Nepali non-skilled migrant workers in South Korea...
“Fallen to the lowest rung of the workforce ladder,
the highly educated are frustrated by harsh labor conditions
Migrants. Are they a solution to smooth out the approaching demographic cliff or are they a problem to exacerbate already tough employment and marriage prospects?
Currently, there are 2.42 million migrant workers, marriage migrants and migrant children living in South Korea. This number has grown by 1.25 million in the past 10 years. In reality, local farms and factories cannot function without migrant workforces. Yet, many still brand migrant workers as “job snatchers”. Also, the so-called “multicultural family”, which consists of a Korean local married to a foreign spouse, makes up about 2 percent of the total population, with the number of individual family members surpassing one million. Nevertheless, many people still stigmatize marriage migrant women with scam marriages and view them with contempt.
The Seoul Shinmun‘s Special Feature Reporting titled ’The 2019 Migrant Report: Betrayed Korean Dreams‘ will bring you a series of articles on ▲migrant workers ▲marriage migrant women ▲migrant children as we have been working to expose the discriminatory reality and debunk some of the groundless blames against them.
The first episodes will shed light on systematic loopholes as they focus on young migrant workers who came to South Korea with their hearts filled with ’Korean Dreams‘ but ended up committing suicide.
Seo Seonyoung, a Sociology researcher at Yonsei University says, “Nepali migrant workers who come to South Korea under the employment permit system tend to be highly educated.” Seo also notes how their families have great expectation for them. “But as soon as they step into the workplace, they would find themselves fallen to the lowest rung of the workforce ladder and the unbearable stress could eventually force them to commit suicide.”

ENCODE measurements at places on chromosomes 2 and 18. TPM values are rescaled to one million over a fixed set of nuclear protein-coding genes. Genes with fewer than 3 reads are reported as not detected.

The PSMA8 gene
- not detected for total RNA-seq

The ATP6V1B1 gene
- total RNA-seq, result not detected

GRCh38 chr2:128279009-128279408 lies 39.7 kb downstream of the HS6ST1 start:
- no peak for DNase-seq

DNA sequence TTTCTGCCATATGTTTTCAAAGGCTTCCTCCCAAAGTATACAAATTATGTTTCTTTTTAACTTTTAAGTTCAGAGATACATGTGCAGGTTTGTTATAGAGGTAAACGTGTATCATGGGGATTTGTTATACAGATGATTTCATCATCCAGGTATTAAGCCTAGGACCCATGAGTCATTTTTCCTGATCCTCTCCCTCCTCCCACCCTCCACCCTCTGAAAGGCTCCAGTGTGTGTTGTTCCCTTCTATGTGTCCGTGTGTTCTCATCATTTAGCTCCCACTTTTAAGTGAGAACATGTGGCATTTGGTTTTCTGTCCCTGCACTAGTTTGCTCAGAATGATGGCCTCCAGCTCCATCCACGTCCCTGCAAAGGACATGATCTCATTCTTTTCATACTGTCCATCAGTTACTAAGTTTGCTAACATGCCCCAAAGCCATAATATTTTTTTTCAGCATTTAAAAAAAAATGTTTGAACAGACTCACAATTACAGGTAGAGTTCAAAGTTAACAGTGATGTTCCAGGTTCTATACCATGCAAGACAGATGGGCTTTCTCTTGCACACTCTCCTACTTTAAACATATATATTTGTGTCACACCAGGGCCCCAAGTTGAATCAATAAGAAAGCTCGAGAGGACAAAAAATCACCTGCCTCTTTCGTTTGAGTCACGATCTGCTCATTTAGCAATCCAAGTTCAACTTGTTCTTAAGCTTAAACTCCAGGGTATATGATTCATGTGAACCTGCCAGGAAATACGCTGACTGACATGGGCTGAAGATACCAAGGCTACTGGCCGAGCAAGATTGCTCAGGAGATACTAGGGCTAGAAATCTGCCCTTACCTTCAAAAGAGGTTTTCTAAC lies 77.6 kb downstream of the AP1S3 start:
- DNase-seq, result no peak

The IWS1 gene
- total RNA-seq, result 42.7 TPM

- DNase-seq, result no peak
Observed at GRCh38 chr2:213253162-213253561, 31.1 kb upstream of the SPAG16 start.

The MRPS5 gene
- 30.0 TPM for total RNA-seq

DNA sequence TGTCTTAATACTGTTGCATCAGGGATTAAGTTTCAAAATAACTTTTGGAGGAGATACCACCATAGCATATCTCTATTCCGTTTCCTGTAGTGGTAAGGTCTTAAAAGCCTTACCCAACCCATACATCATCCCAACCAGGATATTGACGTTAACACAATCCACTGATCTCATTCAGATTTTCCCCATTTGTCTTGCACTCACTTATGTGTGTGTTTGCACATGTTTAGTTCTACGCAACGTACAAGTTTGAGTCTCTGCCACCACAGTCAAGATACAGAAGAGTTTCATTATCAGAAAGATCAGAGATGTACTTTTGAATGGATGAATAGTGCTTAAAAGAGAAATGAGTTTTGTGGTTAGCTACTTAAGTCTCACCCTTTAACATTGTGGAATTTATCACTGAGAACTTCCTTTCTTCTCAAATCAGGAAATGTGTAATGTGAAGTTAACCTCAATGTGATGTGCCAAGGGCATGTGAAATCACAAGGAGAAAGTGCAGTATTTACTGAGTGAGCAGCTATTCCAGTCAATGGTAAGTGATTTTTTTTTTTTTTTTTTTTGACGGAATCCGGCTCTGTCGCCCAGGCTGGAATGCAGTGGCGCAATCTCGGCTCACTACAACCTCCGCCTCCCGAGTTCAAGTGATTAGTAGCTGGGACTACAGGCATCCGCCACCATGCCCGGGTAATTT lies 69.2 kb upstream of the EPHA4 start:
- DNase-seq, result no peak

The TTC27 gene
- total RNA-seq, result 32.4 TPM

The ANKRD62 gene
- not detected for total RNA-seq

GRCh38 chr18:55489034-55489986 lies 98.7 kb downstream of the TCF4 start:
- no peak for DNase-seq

There are growing voices calling for a systematic improvement to end the vicious cycle. The South Korean government has been endeavoring to strengthen ties and cooperation with ASEAN countries as part of its ’New Southern Policy‘. Also, migrant workers are needed to compensate for the labor shortage. Hong Sung Soo, Law professor at Sookmyung Women’s University says, “Discrimination and xenophobic reactions towards migrants are not only inappropriate but also not clever at all if we consider our industrial and demographic realities.”
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▶The Seoul Shinmun plans to cover more in-depth stories involving migrant workers, marriage migrants and migrant children in South Korea. If you have experienced or witnessed wage theft, uncompensated workplace injuries, verbal and/or physical abuses, we are waiting for your news tips. Email: email@example.com
Also, get in touch with more news tips and stories on bullying and any form of discrimination against marriage migrants and migrant children. Your news tips will strictly remain anonymous and protected.